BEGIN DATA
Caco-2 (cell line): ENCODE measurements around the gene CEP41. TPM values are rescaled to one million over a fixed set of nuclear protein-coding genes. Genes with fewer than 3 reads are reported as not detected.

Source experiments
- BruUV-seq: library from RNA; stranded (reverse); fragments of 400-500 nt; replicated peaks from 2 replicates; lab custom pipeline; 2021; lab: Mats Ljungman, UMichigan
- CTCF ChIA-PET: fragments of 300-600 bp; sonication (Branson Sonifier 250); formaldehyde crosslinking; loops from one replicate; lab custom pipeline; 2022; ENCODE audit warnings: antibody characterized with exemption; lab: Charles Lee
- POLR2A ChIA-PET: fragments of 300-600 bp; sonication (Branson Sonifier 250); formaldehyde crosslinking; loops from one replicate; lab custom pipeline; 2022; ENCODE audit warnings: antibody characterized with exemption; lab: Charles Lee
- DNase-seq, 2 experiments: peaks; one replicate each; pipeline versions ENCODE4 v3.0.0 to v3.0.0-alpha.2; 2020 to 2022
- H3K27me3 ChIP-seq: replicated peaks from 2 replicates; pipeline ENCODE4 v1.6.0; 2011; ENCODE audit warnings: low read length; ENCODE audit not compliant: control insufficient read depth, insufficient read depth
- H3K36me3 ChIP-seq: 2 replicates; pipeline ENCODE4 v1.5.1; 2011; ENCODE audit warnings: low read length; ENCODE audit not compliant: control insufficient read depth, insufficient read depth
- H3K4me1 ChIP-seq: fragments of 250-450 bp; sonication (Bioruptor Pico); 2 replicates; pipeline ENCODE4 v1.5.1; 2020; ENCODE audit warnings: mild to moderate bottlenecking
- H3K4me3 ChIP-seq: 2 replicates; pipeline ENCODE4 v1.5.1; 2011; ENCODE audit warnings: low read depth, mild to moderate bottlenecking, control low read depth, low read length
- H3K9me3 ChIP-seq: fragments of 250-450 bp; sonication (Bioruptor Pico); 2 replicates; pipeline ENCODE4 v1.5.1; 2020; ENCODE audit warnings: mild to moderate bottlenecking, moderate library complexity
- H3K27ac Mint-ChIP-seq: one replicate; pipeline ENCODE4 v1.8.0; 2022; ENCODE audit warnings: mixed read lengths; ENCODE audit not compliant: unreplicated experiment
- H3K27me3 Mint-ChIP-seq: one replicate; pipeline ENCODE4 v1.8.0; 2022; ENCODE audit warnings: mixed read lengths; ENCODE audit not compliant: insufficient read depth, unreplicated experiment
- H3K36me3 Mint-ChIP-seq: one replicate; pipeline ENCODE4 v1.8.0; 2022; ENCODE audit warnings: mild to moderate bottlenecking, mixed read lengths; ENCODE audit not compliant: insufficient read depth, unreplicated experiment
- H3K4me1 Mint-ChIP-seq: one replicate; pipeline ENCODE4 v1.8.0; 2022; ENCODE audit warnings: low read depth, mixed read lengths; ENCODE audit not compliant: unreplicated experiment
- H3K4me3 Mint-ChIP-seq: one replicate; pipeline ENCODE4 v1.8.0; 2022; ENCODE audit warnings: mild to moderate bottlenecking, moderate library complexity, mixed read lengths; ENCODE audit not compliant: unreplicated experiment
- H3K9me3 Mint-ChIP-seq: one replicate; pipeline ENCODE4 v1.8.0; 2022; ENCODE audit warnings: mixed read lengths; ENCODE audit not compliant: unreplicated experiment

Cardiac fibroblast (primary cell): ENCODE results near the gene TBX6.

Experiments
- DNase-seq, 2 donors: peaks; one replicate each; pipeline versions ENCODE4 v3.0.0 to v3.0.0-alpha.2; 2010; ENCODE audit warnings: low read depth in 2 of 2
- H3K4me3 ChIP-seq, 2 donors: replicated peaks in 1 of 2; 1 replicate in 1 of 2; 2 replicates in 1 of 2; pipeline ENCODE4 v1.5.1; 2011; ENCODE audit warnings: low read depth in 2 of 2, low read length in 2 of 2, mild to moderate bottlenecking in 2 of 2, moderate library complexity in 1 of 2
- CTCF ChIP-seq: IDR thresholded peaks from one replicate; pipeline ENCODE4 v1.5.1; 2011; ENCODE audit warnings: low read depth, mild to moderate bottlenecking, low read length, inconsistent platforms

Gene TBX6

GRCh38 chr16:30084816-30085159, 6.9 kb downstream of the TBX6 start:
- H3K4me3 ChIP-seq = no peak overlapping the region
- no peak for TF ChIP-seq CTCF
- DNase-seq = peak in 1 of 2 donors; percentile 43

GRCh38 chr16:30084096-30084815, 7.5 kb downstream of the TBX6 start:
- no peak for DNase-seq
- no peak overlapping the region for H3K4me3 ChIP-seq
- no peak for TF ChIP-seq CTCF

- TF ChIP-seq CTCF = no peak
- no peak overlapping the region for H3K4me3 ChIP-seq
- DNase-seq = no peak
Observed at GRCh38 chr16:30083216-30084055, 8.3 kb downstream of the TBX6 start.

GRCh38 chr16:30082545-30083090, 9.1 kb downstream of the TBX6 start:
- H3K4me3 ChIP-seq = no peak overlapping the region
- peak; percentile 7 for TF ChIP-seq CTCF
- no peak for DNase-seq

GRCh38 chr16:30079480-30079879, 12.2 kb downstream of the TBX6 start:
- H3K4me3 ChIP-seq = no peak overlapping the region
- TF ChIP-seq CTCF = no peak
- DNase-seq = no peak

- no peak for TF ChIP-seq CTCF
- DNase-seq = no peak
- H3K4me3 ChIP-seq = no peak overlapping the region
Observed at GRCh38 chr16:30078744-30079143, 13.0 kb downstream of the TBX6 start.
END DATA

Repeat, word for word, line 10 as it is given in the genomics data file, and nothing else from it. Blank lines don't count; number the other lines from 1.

- H3K4me3 ChIP-seq: 2 replicates; pipeline ENCODE4 v1.5.1; 2011; ENCODE audit warnings: low read depth, mild to moderate bottlenecking, control low read depth, low read length